Let this be a warning to you, o believer in the insane notion that an Islamic State offers complete protection to non-religious minorities. If you ever think about committing such an offense again, we have our ISILesque Jihadi ninjas prepared for shearing your ball sack with their crescent blades.

Or at least we have a couple of annoying wannabe-clerics deployed in airports anyway to harass you before and after those godawful flights that you somehow get through in a single piece. Being harassed like that is one sign of being a kafir. Just ask JJ.

Again let us tell you, o naïve mind who is in search of fellow believers in the mythical faith known as True Islam, that we are anything but hatemongers.

We don’t preach hate. Let the haters go to those who actually do. They will find them with guns and gunpowder. You got it, we are talking about the NRA.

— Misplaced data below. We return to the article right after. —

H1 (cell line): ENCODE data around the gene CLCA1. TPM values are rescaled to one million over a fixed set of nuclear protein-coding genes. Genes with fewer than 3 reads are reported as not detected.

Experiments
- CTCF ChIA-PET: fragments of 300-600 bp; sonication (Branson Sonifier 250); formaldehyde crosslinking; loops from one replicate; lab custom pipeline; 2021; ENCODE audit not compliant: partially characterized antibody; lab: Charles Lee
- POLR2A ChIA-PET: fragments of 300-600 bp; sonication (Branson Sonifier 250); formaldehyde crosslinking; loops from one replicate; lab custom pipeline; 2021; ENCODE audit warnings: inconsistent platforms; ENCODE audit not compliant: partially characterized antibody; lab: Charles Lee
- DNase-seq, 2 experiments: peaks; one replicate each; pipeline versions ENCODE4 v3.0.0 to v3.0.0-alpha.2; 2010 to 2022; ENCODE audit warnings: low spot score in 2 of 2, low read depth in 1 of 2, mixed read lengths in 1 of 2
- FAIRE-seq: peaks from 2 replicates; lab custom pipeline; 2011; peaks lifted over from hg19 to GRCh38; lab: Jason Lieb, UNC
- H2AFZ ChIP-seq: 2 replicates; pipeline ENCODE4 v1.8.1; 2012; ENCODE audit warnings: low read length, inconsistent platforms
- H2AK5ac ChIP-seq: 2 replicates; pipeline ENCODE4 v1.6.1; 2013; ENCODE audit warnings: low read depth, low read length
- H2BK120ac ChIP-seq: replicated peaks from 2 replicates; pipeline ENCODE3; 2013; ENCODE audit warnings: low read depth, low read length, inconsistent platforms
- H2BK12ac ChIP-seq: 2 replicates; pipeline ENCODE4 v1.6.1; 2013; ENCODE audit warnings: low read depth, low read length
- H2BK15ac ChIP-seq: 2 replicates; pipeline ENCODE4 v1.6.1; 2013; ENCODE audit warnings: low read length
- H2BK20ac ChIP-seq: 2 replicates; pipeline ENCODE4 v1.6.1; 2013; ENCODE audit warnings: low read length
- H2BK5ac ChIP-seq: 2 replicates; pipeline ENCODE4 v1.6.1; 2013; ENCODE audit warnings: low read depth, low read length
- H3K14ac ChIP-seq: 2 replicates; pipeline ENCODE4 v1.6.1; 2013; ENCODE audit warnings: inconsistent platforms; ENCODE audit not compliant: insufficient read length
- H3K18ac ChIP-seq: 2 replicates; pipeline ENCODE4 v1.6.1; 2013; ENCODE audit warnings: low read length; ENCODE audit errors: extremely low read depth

However, let us remind you, o propagator of completely false information about devout men of faith, that those who agree with a kafir also happens to be a kafir. Either you are with them, or with us.

There, there, we know that you are a righteous soul.

We know you had no idea what was coming out of your forever-broken, rotten, and condemned mouth.

So please tell us who was it that made you utter the obscenity that people can even think about being capable of empathizing with the condemned Ahmedis.

And stop mocking us for assuming that you could be an Ahmedi yourself for crying out loud, as we clearly don’t. Or you would not be alive today to commit this monstrous atrocity.

Tell us the name of those unpatriotic, faithless entities…

Or don’t complain when we come for you.

Sorry Hamza Ali Abbasi, we love you.

We only want to kill you.

A version of this post was originally published in The Nation blogs.